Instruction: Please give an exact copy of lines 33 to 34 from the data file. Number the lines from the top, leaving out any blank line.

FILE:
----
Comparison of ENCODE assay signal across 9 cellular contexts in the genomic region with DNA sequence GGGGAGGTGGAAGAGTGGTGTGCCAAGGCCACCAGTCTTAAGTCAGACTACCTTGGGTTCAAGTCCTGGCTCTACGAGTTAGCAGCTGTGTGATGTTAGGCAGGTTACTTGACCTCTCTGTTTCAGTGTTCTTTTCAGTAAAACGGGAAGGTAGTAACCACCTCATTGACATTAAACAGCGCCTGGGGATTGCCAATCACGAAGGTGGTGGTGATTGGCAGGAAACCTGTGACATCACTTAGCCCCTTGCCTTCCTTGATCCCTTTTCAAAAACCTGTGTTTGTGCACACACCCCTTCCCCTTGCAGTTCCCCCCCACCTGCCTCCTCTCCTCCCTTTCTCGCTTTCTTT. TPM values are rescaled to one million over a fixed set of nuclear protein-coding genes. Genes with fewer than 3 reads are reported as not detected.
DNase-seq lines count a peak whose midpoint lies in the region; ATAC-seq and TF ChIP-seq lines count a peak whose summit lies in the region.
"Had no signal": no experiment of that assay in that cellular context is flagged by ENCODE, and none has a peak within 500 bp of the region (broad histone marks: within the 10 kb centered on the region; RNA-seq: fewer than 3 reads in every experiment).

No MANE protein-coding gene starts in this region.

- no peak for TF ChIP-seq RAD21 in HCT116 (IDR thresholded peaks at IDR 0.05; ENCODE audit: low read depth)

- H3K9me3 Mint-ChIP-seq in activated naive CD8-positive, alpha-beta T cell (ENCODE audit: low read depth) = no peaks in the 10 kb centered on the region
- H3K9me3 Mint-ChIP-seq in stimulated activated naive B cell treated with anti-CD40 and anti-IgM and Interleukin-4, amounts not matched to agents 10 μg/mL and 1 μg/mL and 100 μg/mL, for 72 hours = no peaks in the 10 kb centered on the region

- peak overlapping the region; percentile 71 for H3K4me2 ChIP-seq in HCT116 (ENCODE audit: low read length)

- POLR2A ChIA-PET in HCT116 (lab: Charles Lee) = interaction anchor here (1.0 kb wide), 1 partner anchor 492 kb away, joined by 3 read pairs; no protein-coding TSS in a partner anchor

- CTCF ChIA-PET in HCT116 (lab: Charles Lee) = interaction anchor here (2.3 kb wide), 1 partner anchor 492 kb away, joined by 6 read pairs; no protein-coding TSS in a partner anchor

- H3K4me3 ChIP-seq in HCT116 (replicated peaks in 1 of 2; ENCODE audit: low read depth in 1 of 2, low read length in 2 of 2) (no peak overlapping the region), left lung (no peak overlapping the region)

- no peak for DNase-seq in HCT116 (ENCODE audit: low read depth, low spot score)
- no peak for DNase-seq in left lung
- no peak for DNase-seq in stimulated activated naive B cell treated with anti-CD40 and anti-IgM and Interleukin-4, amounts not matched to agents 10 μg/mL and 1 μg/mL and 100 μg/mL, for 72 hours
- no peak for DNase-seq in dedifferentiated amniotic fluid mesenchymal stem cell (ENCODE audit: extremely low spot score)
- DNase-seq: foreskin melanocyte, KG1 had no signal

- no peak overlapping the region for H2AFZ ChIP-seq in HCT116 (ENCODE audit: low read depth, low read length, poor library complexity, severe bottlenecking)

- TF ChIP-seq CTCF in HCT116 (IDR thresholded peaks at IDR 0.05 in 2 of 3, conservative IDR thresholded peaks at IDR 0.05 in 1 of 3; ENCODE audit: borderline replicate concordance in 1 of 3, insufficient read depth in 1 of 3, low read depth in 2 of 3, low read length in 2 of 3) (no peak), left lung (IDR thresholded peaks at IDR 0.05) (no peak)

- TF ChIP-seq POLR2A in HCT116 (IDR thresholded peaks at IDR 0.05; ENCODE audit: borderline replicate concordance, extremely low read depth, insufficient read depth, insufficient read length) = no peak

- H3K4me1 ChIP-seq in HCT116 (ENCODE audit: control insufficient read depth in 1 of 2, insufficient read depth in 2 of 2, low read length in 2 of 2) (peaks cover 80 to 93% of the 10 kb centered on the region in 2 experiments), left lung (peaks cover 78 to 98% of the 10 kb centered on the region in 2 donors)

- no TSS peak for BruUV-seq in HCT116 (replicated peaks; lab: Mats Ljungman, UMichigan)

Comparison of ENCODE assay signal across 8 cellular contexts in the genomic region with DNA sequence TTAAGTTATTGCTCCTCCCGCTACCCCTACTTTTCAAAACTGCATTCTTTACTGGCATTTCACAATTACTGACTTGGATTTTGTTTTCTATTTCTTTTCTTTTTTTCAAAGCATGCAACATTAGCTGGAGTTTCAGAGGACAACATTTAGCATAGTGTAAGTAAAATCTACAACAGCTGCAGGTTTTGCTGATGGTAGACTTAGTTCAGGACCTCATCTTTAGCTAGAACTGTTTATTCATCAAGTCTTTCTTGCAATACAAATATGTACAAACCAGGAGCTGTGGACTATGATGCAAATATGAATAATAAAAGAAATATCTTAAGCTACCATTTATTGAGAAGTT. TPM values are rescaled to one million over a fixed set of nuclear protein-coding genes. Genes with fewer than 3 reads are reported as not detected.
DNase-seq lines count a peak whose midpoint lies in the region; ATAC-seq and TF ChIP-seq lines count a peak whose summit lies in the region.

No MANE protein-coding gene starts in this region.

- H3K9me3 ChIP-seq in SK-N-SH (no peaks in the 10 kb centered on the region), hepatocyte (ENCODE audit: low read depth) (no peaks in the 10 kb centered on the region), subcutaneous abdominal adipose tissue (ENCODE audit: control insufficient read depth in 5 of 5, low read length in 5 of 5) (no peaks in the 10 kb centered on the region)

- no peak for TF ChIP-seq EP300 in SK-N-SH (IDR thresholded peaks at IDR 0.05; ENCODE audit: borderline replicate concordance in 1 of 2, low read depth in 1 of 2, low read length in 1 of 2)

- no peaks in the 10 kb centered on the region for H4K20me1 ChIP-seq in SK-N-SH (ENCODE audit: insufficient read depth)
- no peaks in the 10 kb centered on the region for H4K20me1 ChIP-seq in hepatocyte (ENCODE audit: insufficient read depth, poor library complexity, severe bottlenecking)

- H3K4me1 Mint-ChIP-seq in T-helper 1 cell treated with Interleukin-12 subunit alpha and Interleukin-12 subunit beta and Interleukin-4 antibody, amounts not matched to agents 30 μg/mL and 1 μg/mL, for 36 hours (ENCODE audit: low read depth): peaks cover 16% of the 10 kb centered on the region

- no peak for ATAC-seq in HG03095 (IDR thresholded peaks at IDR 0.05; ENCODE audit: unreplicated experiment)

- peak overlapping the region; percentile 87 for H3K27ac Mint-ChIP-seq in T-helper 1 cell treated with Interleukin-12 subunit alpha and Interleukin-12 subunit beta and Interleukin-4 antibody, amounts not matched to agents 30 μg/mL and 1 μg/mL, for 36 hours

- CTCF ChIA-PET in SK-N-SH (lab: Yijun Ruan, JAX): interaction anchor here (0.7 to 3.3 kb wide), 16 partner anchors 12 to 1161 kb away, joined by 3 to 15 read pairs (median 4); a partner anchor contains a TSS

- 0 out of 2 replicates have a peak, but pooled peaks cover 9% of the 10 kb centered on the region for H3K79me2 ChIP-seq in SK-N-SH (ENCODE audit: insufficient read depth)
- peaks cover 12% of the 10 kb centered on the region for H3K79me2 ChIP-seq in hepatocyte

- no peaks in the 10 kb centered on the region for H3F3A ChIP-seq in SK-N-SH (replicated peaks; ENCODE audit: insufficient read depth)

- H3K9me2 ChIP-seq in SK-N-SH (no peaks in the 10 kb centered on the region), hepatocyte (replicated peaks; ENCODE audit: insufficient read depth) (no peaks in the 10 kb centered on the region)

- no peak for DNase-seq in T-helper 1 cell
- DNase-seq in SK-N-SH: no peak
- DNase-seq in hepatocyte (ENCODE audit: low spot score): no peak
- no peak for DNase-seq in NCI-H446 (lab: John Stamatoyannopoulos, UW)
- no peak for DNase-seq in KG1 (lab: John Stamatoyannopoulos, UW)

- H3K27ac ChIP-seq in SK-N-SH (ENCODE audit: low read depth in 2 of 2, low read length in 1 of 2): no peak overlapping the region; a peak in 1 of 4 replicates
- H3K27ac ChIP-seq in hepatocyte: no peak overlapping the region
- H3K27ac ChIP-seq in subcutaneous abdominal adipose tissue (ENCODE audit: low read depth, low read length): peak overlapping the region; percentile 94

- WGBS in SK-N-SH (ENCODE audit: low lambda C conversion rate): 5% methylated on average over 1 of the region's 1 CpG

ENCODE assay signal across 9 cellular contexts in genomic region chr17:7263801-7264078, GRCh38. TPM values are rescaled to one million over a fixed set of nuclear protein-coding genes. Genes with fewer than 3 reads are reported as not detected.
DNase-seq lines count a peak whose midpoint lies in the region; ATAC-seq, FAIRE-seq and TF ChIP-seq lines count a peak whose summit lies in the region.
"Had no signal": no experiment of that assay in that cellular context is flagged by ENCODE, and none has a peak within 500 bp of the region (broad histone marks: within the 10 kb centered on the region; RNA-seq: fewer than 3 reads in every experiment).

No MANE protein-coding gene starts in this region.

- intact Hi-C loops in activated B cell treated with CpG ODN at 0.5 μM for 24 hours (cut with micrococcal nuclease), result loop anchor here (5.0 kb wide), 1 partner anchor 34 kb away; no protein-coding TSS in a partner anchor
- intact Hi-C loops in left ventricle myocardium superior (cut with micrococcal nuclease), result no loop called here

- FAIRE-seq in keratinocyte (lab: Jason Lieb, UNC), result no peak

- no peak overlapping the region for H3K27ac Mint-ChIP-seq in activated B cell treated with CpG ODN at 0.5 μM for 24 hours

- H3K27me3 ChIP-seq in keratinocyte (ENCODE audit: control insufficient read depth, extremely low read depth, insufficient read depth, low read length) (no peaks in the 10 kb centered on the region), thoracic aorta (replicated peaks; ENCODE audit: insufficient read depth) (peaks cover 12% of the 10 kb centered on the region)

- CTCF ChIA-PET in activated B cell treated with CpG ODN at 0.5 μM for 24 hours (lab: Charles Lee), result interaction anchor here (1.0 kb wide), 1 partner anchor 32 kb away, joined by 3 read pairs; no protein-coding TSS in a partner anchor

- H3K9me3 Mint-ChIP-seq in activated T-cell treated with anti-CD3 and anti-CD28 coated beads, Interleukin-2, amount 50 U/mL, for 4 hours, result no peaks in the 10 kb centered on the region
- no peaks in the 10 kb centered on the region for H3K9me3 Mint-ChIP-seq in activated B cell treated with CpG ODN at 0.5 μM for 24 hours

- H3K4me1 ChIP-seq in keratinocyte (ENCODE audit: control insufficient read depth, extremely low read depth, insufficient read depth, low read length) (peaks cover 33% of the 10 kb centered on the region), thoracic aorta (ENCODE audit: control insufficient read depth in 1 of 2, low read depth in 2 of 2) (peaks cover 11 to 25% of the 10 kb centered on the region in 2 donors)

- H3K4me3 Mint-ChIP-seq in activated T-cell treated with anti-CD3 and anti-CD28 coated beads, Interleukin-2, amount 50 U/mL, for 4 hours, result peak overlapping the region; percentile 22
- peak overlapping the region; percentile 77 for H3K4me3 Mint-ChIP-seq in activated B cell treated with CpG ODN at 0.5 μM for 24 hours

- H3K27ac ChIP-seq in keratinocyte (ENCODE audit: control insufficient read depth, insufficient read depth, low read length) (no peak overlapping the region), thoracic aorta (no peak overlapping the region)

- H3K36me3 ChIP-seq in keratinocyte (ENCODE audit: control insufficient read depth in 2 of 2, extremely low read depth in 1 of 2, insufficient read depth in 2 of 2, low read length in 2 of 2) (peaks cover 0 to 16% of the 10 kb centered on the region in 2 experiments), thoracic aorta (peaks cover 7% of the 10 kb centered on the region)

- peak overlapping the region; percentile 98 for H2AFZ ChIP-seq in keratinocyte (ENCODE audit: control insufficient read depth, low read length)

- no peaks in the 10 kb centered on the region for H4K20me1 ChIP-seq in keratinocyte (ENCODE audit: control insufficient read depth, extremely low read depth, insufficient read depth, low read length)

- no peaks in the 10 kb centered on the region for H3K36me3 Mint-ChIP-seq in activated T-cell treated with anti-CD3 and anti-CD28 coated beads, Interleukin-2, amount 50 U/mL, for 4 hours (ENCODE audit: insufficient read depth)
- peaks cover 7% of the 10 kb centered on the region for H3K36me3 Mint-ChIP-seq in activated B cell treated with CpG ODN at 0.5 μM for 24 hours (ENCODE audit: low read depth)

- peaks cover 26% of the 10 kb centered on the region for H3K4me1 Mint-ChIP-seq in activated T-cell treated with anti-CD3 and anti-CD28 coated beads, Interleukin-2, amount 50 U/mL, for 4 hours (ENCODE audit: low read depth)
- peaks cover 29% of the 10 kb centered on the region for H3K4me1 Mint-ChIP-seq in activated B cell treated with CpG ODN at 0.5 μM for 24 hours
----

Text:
- 0 out of 2 replicates have a peak, but pooled peaks cover 9% of the 10 kb centered on the region for H3K79me2 ChIP-seq in SK-N-SH (ENCODE audit: insufficient read depth)
- peaks cover 12% of the 10 kb centered on the region for H3K79me2 ChIP-seq in hepatocyte